EXCLUSIVE: The roster of filmmakers who’ve become shareholders and advocates to Sean Parker and Prem Akkaraju is expanding. I’m told that Martin Scorsese, Taylor Hackford, Frank Marshall and even more can be added to a reported list that includes Steven Spielberg, Peter Jackson, JJ Abrams and Imagine’s Ron Howard and Brian Grazer. There is one major theater chain aboard already, AMC, and it would seem momentum is growing for a new set-top box technology that would allow consumers to see movies at home when they open in theaters, at a $50 price point.
It’s still early, though, and at least two studios are waiting to be shown the service as they all mull the possibility of playing ball. Theaters and studios both will have to join up or this venture will not happen. After Variety revealed this enterprising new service last week, Deadline reported that exhibitors aren’t exactly jazzed by this, not a surprise since they’ve spurned all previous entreaties to cut into the established window between theatrical and ancillary. Their apprehension is understandable; they are the last vestige of a brick-and-mortar enterprise and are fearful of going the way of the record store and the book store if they allow their venues and concession stands to be bypassed.
Backers of the service have worked out the technology and a formula they say will compensate theaters and studios for what ticket sales and concessions revenues would have been, targeting a demo that barely makes it to movie theaters. They now are trying to persuade theater owners that this is an extension of their screen business by plugging into consumers with money to shell out $50 but no time to leave the house to go the movie theater. They are trying to persuade studios that this could restore the safety net they lost when DVD revenues cratered. It is a most disruptive concept, but everybody in Hollywood talks about how fractured the movie business is with the windowing required for theatrical runs, and it was inevitable that somebody would come up with a way to exploit that.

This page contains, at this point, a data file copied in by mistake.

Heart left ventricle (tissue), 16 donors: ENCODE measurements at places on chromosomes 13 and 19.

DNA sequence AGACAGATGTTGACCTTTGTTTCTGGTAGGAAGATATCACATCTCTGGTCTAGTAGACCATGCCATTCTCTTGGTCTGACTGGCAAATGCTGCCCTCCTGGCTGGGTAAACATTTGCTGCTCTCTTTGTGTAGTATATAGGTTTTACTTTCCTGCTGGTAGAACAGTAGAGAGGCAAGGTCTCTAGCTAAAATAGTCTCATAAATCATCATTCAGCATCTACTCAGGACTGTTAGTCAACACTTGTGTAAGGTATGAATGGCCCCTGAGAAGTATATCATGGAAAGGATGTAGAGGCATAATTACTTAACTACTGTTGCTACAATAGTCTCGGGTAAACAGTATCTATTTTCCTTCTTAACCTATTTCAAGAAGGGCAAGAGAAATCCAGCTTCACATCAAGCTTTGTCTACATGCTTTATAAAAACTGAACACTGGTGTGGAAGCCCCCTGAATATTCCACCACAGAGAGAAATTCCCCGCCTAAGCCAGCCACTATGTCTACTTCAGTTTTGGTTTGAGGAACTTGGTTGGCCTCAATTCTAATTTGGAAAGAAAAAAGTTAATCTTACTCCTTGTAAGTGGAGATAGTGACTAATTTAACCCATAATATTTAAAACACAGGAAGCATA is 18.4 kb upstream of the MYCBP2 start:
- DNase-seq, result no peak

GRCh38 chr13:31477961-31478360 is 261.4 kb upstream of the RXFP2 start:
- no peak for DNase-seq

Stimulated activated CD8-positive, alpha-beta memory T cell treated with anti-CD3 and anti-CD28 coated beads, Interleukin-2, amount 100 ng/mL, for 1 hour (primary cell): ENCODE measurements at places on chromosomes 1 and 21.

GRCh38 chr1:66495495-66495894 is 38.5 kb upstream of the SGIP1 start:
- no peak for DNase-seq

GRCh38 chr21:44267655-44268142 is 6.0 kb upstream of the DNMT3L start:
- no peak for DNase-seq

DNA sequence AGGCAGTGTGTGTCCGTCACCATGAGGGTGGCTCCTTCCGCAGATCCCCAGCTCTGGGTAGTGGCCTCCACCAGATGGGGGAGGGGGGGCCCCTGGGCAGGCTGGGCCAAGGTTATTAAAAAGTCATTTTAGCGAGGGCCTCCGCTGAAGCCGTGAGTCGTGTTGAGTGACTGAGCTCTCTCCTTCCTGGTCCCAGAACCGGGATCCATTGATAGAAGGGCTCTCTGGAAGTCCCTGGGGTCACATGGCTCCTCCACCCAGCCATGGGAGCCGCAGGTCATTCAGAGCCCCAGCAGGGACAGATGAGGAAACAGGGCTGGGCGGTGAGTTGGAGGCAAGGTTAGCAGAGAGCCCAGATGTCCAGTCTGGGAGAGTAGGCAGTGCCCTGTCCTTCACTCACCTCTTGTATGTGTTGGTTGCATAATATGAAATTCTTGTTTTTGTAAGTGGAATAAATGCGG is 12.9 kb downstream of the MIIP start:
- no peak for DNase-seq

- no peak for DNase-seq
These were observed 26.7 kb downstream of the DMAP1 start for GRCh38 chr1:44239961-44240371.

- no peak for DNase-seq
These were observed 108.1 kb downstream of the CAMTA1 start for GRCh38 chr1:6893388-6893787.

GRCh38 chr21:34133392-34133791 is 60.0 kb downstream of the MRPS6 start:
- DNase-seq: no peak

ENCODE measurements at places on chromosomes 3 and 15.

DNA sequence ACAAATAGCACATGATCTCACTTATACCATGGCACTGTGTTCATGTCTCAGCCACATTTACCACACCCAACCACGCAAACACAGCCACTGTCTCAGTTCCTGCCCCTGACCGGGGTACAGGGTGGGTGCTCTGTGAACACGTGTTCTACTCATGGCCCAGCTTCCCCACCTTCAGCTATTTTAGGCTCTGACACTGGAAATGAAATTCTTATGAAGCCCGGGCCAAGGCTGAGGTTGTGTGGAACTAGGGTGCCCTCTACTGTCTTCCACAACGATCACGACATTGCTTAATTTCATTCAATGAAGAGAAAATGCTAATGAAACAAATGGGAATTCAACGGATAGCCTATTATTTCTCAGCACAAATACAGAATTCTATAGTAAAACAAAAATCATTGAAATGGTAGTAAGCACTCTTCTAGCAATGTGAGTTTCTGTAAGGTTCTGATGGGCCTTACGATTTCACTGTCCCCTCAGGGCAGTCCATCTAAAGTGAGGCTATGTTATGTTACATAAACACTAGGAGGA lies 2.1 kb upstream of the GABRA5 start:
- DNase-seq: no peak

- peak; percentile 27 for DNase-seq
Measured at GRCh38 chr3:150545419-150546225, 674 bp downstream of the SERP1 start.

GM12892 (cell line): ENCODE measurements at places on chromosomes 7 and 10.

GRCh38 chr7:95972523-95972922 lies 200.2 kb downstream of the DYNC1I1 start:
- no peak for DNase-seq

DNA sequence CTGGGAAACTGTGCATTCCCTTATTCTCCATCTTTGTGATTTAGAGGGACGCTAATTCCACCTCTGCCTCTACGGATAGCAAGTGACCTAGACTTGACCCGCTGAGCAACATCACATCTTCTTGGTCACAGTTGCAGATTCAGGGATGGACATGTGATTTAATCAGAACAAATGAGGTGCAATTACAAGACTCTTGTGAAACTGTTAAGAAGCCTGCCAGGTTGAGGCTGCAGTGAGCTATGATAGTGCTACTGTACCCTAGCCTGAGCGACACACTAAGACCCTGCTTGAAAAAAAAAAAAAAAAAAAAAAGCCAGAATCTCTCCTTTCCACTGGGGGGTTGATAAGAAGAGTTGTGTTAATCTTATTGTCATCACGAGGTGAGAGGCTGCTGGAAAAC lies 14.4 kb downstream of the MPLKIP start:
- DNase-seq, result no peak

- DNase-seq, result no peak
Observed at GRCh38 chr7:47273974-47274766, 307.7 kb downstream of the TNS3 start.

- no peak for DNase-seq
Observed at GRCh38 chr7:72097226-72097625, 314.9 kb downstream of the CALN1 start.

NATO hasn’t yet weighed in on this, but it in 2011 the trade group released an open letter in response to DirecTV’s premium video on demand service. It was signed by Jackson, who now is backing the Screening Room program. They were joined by Michael Bay, Kathryn Bigelow, James Cameron, Guillermo del Toro, Roland Emmerich, Antoine Fuqua, Todd Garner, Lawrence Gordon, Stephen Gyllenhaal, Gale Anne Hurd, Peter Jackson, Karyn Kusama, Jon Landau, Shawn Levy, Michael Mann, Bill Mechanic, Jamie Patricof, Todd Phillips, Brett Ratner, Robert Rodriguez, Adam Shankman, Robert Zemeckis and Gore Verbinski.
Jackson released a statement today to the trades, addressing his change of heart:
“I had concerns about ‘DirecTV’ in 2011, because it was a concept that I believe would have led to the cannibalization of theatrical revenues, to the ultimate detriment of the movie business. Screening Room, however, is very carefully designed to capture an audience that does not currently go to the cinema. That is a critical point of difference with the DirecTV approach – and along with Screening Room’s robust anti-piracy strategy, is exactly why Screening Room has my support.
“Screening Room will expand the audience for a movie – not shift it from cinema to living room. It does not play off studio against theater owner. Instead it respects both, and is structured to support the long term health of both exhibitors and distributors – resulting in greater sustainability for the wider film industry itself.”
Here was the letter that all those directors signed in 2011, which seems like a century ago in this fast-moving technological age: